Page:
Is Dry Cleaning Dying?

by MR Magazine Staff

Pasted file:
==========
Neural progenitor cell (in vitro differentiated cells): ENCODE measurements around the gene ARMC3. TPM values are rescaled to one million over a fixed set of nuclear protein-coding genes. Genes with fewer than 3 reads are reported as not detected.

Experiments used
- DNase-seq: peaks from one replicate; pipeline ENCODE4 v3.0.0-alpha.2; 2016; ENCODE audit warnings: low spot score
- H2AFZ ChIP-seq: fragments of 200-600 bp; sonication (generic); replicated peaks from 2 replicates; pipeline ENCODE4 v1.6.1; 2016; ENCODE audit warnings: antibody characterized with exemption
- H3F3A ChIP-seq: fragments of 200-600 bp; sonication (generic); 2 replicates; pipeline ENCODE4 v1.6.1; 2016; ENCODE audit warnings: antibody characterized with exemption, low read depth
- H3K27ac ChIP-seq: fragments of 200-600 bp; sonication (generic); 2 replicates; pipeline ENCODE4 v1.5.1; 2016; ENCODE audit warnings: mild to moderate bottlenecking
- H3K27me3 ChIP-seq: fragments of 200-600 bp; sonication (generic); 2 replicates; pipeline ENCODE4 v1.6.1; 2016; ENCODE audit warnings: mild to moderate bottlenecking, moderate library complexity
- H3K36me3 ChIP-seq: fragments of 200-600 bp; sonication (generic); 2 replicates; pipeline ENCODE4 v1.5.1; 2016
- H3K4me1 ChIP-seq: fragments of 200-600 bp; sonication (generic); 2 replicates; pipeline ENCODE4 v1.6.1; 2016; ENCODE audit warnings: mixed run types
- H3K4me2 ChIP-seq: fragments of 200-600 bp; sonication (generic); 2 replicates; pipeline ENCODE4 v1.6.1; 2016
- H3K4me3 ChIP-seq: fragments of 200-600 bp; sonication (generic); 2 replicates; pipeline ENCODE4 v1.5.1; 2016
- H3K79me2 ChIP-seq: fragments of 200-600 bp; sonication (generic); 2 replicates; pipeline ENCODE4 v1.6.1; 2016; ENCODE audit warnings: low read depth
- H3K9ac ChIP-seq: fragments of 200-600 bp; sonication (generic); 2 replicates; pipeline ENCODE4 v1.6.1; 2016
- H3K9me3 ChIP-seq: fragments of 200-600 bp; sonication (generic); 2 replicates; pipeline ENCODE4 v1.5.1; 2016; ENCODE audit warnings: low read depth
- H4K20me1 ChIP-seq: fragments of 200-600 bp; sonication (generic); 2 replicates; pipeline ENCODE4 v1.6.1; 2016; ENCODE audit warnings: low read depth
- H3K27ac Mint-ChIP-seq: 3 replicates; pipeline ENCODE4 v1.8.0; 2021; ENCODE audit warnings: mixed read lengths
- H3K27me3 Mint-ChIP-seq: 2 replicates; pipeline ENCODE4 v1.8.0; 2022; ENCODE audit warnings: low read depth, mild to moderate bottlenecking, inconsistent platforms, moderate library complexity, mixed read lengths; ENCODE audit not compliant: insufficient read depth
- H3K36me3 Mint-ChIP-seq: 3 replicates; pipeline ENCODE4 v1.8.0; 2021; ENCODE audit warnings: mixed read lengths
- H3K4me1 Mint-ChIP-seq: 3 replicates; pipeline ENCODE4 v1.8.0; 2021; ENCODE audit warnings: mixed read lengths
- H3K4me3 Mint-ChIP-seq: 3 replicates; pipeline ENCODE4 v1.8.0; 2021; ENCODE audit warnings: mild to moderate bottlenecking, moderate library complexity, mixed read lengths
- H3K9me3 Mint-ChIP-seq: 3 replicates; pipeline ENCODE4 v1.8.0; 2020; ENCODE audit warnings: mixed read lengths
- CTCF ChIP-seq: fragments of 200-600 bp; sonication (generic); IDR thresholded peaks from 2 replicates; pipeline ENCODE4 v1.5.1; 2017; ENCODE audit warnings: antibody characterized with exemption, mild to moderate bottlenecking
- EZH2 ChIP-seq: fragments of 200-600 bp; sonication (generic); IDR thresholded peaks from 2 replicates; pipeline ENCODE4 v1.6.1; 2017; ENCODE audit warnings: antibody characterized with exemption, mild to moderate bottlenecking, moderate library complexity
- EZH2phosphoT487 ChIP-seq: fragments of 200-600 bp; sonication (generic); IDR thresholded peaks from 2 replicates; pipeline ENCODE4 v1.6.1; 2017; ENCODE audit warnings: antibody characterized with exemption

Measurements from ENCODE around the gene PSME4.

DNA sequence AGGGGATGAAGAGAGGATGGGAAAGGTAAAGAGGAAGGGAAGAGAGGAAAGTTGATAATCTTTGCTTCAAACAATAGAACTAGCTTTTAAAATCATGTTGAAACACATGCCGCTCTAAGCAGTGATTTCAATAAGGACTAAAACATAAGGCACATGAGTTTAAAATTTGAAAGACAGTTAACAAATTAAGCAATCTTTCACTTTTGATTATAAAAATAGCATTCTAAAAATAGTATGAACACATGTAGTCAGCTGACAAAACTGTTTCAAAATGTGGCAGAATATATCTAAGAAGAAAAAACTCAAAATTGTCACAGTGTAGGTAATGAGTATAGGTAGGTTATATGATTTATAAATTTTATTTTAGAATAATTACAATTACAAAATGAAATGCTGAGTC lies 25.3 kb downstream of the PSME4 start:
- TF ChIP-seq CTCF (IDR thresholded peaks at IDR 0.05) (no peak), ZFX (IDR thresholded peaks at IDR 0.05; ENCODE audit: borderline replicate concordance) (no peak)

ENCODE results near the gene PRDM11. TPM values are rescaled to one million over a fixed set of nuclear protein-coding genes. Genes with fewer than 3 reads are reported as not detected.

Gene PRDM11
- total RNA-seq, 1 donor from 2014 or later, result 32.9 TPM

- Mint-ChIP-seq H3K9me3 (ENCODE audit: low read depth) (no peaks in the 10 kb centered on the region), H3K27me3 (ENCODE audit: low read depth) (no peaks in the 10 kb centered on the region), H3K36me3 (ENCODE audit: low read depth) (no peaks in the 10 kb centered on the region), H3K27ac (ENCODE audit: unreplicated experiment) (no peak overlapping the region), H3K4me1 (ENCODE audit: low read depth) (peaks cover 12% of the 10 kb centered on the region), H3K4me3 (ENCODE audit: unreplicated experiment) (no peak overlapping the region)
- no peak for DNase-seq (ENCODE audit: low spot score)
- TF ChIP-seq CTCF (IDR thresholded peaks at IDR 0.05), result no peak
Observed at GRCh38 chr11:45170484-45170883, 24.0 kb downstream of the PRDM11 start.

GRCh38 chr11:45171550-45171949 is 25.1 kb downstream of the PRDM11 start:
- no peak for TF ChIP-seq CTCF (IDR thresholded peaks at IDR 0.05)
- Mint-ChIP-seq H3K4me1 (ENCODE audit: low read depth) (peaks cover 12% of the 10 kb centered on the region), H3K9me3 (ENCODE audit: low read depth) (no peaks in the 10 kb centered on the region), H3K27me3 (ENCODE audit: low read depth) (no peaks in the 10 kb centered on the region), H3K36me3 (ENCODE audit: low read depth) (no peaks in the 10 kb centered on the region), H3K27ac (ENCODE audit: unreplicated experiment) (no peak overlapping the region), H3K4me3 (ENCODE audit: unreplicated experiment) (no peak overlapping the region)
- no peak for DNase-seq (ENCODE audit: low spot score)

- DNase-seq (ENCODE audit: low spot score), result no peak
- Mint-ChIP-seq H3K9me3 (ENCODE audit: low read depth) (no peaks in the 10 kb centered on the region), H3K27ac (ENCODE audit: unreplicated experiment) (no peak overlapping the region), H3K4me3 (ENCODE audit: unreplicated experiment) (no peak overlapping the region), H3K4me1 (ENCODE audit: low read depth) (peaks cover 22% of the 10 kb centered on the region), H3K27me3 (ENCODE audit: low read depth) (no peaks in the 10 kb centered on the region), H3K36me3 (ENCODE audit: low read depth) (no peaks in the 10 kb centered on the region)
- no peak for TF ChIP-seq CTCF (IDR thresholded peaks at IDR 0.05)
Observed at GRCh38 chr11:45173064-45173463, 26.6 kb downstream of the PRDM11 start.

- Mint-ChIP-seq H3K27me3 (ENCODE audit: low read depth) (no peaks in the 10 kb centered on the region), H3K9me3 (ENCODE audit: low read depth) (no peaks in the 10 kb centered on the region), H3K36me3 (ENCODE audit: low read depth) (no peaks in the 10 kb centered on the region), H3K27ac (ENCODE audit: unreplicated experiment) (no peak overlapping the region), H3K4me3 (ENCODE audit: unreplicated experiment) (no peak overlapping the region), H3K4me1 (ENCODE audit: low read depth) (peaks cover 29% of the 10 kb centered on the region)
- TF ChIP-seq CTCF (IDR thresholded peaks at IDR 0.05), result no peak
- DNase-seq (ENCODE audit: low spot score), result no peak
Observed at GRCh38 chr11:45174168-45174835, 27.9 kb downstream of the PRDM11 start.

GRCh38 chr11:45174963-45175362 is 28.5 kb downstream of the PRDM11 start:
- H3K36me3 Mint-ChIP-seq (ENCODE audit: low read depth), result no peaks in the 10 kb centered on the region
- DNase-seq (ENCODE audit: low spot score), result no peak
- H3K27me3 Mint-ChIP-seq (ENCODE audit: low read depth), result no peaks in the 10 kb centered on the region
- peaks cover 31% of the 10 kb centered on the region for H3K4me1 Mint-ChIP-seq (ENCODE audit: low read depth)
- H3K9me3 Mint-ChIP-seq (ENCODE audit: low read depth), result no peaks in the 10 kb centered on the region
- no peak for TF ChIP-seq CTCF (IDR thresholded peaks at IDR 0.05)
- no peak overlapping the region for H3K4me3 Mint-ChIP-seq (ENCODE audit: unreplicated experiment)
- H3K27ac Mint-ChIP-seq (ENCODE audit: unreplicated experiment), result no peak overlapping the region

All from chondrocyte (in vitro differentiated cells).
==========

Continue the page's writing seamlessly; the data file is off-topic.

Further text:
A customer once gave John Curry some advice: “Have a small field and flower it well.” The words of wisdom came shortly after the death of his father nine years ago, not long before Curry purchased the family dry cleaning business in Savannah, Georgia. He took the remark to heart. While, over these last seven decades, Curry and his family haven’t been plowing the same plot of land, they have been laundering the apparel of Savannah’s doctors, teachers, lawyers, and film actors working in the city at Curry Dry Cleaners, their family-owned and -operated dry cleaning shop — a bonafide field of flowers, passed down from father to child twice over. Curry also recognizes the need for change — his industry isn’t the same as it was when he began working at Curry Dry Cleaners 33 years ago. Churchgoers used to regularly bring in their Sunday best; bankers no longer wear suits and ties. After a boom in garment cleaning in the 1980s, Curry says he’s noticed a steady decline in demand. That pinch isn’t exclusive to the American South. Since 2012, US dry cleaning revenues have been in a steady, but slight, decline at a net negative .5 percent decrease, though that rate is predicted to increase over the next five years, according to a report by IBISWorld. At their peak, garment-cleaning revenues neared $11 billion, in 2010. As of 2017, they’re at $9 billion. Between the recent shuttering of Hazleton, Pennsylvania, mom-and-pop Empire Cleaners — which opened in 1933 — and the bankruptcy and immediate closure of Brockton, Massachusetts-based chain Zoots, the physical evidence of change is often swift and personal. Experts in the field — from business owners to industry organization leaders — credit the downturn in business to many things, including the 2008 financial crisis, increasingly casual office dress codes, smoking bans in bars and restaurants, and fast fashion made from cheaper, machine-washable materials. Taken together, the result is a rapidly changing market that sometimes feels out of control. Read more at Racked.